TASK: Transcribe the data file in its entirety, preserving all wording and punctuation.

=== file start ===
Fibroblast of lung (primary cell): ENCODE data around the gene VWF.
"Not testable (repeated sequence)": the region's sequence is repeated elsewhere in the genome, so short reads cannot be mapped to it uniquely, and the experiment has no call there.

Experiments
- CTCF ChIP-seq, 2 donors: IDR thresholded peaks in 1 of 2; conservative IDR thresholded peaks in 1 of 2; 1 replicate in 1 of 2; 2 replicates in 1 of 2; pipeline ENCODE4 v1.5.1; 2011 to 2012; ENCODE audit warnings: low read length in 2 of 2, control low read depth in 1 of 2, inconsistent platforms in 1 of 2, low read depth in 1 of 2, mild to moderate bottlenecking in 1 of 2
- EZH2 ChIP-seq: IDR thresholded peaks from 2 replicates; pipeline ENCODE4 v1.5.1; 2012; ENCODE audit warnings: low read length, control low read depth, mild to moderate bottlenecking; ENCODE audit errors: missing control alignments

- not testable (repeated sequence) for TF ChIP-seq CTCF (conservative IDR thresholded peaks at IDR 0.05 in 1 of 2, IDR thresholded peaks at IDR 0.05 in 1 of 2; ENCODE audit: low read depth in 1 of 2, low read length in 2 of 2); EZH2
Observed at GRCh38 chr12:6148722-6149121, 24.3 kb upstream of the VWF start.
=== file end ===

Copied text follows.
Fibroblast of lung (primary cell): ENCODE data around the gene VWF.
"Not testable (repeated sequence)": the region's sequence is repeated elsewhere in the genome, so short reads cannot be mapped to it uniquely, and the experiment has no call there.

Experiments
- CTCF ChIP-seq, 2 donors: IDR thresholded peaks in 1 of 2; conservative IDR thresholded peaks in 1 of 2; 1 replicate in 1 of 2; 2 replicates in 1 of 2; pipeline ENCODE4 v1.5.1; 2011 to 2012; ENCODE audit warnings: low read length in 2 of 2, control low read depth in 1 of 2, inconsistent platforms in 1 of 2, low read depth in 1 of 2, mild to moderate bottlenecking in 1 of 2
- EZH2 ChIP-seq: IDR thresholded peaks from 2 replicates; pipeline ENCODE4 v1.5.1; 2012; ENCODE audit warnings: low read length, control low read depth, mild to moderate bottlenecking; ENCODE audit errors: missing control alignments

- not testable (repeated sequence) for TF ChIP-seq CTCF (conservative IDR thresholded peaks at IDR 0.05 in 1 of 2, IDR thresholded peaks at IDR 0.05 in 1 of 2; ENCODE audit: low read depth in 1 of 2, low read length in 2 of 2); EZH2
Observed at GRCh38 chr12:6148722-6149121, 24.3 kb upstream of the VWF start.